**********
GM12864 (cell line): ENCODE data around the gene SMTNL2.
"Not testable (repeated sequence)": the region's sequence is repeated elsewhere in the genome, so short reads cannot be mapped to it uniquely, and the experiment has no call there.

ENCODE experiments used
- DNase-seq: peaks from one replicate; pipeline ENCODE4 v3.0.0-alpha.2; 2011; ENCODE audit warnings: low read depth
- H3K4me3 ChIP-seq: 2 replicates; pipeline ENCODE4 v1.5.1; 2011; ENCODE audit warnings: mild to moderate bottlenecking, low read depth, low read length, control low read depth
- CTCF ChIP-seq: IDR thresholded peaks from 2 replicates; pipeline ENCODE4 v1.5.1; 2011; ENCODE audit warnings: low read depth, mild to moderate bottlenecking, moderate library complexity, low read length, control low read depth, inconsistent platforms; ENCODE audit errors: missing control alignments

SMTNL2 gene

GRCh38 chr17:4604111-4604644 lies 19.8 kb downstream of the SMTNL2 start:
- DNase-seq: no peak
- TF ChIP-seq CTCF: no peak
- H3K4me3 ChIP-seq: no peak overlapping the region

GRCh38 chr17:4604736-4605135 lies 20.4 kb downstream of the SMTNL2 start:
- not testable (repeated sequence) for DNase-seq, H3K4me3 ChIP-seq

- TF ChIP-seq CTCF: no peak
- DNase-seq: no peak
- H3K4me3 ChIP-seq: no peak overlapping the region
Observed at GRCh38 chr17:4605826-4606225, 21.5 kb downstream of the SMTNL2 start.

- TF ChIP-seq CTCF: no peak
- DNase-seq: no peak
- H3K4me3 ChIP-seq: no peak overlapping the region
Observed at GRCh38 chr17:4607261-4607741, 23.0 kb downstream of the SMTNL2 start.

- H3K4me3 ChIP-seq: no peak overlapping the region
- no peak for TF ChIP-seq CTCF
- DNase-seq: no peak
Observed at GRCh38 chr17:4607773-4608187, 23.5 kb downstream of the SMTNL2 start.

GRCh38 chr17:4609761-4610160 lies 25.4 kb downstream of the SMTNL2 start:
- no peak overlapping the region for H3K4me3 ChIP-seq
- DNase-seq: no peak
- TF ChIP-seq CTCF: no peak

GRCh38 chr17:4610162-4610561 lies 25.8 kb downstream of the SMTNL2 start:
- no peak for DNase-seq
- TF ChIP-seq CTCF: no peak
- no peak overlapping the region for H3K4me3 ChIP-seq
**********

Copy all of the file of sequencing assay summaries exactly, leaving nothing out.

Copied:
GM12864 (cell line): ENCODE data around the gene SMTNL2.
"Not testable (repeated sequence)": the region's sequence is repeated elsewhere in the genome, so short reads cannot be mapped to it uniquely, and the experiment has no call there.

ENCODE experiments used
- DNase-seq: peaks from one replicate; pipeline ENCODE4 v3.0.0-alpha.2; 2011; ENCODE audit warnings: low read depth
- H3K4me3 ChIP-seq: 2 replicates; pipeline ENCODE4 v1.5.1; 2011; ENCODE audit warnings: mild to moderate bottlenecking, low read depth, low read length, control low read depth
- CTCF ChIP-seq: IDR thresholded peaks from 2 replicates; pipeline ENCODE4 v1.5.1; 2011; ENCODE audit warnings: low read depth, mild to moderate bottlenecking, moderate library complexity, low read length, control low read depth, inconsistent platforms; ENCODE audit errors: missing control alignments

SMTNL2 gene

GRCh38 chr17:4604111-4604644 lies 19.8 kb downstream of the SMTNL2 start:
- DNase-seq: no peak
- TF ChIP-seq CTCF: no peak
- H3K4me3 ChIP-seq: no peak overlapping the region

GRCh38 chr17:4604736-4605135 lies 20.4 kb downstream of the SMTNL2 start:
- not testable (repeated sequence) for DNase-seq, H3K4me3 ChIP-seq

- TF ChIP-seq CTCF: no peak
- DNase-seq: no peak
- H3K4me3 ChIP-seq: no peak overlapping the region
Observed at GRCh38 chr17:4605826-4606225, 21.5 kb downstream of the SMTNL2 start.

- TF ChIP-seq CTCF: no peak
- DNase-seq: no peak
- H3K4me3 ChIP-seq: no peak overlapping the region
Observed at GRCh38 chr17:4607261-4607741, 23.0 kb downstream of the SMTNL2 start.

- H3K4me3 ChIP-seq: no peak overlapping the region
- no peak for TF ChIP-seq CTCF
- DNase-seq: no peak
Observed at GRCh38 chr17:4607773-4608187, 23.5 kb downstream of the SMTNL2 start.

GRCh38 chr17:4609761-4610160 lies 25.4 kb downstream of the SMTNL2 start:
- no peak overlapping the region for H3K4me3 ChIP-seq
- DNase-seq: no peak
- TF ChIP-seq CTCF: no peak

GRCh38 chr17:4610162-4610561 lies 25.8 kb downstream of the SMTNL2 start:
- no peak for DNase-seq
- TF ChIP-seq CTCF: no peak
- no peak overlapping the region for H3K4me3 ChIP-seq